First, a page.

A Vanderbilt University Medical Center Alumni Publication

Vanderbilt Medicine

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Mindful of his humble roots, scholarship donor is happy to share his good fortune

By Jennifer Johnston
August 2012

Frank Spencer, M.D. Photo by Elena Olivo.

Frank Spencer, M.D. Photo by Elena Olivo.

Frank C. Spencer, M.D. ’47, keeps a picture of an old, dead mesquite tree on his office wall at New York University’s Langone Medical Center.
“It’s to remind me of where I came from,” he explains. “I was born on the other side of that tree on a farm in Texas. It’s the kind of thing that makes you feel very lucky, which is a strong antidote for arrogance.”

It was out of that sense of gratitude that Spencer and his wife, in honor of his 50th medical school reunion, funded the Dr. Frank C. and Connie Ewell Spencer Medical Scholarship for worthy students who could not otherwise attend medical school. Spencer continues to support the scholarship fund, and more than 30 students have benefited from his generosity. Spencer has also included the School of Medicine in his estate plans, and his bequest gift will further add to the support provided through the Spencer Scholarship.

“I see this scholarship as a payback,” he says. “My interest is funding bright people who need some financial support to get through medical school. The best investment you can make is in bright young people.”

Spencer graduated from college at 17 and applied to two medical schools in Texas. They turned him down, saying he was too young. Overhearing some students discuss the merits of Vanderbilt University, he applied. He received an acceptance letter from Vanderbilt University School of Medicine in 1943, beginning his own journey from the lone mesquite tree.
At Vanderbilt, he graduated top of his class as a Founder’s Medalist and headed to Johns Hopkins in Baltimore to begin his surgery training. He trained under famed Hopkins surgeon Alfred Blalock and then followed William Longmire, who helped found UCLA’s medical school, to California. Soon after, Spencer was called for military duty in Korea. It was there that he radically altered WWII-era battlefield procedures for treating arterial injuries, saving many limbs by treating wounds more rapidly with arterial grafts. This was contrary to official military orders, which clearly stated, “All arterial injuries will be ligated.” Ligation of an artery results in amputation of the leg in about 50 percent of patients.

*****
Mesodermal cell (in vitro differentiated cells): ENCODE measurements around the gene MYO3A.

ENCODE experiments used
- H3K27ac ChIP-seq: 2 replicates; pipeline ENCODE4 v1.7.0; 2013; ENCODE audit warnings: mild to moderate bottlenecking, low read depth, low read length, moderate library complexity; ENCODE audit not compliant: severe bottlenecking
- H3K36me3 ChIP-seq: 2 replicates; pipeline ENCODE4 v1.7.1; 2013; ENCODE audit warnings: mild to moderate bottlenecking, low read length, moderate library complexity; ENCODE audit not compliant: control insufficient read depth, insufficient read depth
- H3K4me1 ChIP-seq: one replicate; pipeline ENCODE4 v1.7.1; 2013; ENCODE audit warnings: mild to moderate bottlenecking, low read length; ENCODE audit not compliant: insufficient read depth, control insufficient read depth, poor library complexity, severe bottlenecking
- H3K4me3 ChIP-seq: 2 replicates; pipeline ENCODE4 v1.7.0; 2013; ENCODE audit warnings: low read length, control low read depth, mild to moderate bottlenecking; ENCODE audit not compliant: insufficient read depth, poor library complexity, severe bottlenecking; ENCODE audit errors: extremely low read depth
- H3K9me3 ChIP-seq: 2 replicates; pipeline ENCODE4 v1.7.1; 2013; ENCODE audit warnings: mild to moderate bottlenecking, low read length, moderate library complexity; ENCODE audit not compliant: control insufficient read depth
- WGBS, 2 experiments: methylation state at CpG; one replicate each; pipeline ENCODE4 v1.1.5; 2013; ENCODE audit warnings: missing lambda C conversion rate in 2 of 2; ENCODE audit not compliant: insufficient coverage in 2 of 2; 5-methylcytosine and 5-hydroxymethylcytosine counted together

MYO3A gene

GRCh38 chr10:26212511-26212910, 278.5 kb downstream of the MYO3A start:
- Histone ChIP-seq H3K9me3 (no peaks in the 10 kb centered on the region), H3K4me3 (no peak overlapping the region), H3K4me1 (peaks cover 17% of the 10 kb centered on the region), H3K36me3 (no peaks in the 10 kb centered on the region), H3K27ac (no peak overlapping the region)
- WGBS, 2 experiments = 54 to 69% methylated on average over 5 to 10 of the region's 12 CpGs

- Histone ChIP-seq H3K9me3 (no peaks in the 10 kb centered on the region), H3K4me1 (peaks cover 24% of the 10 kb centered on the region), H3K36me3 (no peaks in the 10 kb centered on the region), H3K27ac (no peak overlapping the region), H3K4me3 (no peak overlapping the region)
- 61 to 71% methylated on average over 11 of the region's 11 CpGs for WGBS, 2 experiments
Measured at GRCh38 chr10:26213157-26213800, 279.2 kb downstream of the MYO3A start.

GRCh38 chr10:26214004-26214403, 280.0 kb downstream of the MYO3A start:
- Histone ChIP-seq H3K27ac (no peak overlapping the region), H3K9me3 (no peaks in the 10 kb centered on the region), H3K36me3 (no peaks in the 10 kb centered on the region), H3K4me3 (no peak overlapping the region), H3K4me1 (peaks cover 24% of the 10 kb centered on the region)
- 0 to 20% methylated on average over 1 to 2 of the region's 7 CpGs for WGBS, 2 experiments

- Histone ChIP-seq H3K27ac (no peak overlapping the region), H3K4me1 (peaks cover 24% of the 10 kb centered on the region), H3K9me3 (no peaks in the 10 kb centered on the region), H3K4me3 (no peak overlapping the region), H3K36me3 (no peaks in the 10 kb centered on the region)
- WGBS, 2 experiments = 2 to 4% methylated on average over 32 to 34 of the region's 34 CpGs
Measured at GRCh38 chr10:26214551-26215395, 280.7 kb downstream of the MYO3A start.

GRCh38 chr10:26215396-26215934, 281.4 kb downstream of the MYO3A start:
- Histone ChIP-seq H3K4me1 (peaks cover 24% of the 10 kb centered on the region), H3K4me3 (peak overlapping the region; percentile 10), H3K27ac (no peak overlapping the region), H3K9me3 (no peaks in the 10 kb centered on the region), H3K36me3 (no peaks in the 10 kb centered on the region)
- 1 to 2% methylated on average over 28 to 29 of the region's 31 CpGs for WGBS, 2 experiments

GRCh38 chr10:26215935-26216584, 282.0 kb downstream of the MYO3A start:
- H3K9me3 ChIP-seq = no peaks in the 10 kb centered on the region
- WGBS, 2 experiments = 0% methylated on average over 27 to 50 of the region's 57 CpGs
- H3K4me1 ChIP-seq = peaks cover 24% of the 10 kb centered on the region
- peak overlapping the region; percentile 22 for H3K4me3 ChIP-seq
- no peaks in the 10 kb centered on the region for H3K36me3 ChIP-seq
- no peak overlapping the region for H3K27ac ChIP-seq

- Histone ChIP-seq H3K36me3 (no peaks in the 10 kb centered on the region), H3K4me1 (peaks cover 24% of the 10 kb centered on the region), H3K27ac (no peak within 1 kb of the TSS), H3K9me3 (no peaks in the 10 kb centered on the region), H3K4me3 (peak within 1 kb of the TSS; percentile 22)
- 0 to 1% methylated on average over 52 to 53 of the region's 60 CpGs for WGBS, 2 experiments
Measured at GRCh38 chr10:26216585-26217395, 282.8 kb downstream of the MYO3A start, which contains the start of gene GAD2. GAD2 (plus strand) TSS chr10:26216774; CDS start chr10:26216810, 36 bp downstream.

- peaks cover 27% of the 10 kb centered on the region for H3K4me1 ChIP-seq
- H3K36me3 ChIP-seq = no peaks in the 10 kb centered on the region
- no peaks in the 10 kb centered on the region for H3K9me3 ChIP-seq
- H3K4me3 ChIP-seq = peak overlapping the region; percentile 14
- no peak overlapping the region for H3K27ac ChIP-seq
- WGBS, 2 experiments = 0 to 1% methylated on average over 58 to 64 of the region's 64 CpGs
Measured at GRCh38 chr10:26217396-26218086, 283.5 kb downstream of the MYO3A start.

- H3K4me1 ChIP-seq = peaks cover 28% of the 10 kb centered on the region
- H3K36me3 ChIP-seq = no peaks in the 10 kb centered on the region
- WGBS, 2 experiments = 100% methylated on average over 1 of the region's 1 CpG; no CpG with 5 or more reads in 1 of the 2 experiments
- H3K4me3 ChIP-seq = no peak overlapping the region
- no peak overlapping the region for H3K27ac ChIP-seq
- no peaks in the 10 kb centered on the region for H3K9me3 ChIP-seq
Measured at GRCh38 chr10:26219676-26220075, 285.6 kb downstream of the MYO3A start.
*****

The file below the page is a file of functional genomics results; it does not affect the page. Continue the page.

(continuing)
“I wasn’t looking for any recognition. I just didn’t want to take a leg off if I didn’t have to,” he remembered. His techniques spread and Spencer was called to Washington to receive the Legion of Merit Award.

“All that is flattering as long as you don’t believe it too much,” he said. “I have a great disdain for arrogance. Much of your good fortune depends on other people.”

Back in the States, Spencer returned to Hopkins, where he was one of the first surgeons to perform coronary bypass. He later helped start a surgery program at the University of Kentucky and then headed to NYU, where he was chair of the department of surgery for more than 30 years and remains on the faculty as physician director of patient safety.

Supporting students is a way for him to show he remains grateful. “Supporting a university to me is a privilege,” he says. “If you look at the history of civilization, there’s a striking parallel between the growth of civilization and the growth of universities. A university is the best mechanism for transmitting valuable knowledge. Otherwise you’d be reinventing the wheel every 100 years. A university is invaluable to society.”

Still active in his mid 80s, Spencer works at the medical center five to six days a week but takes off one month every year to go bass fishing in Maine. He never harms the fish, just takes a picture and throws each one back.

“I don’t consider myself generous,”

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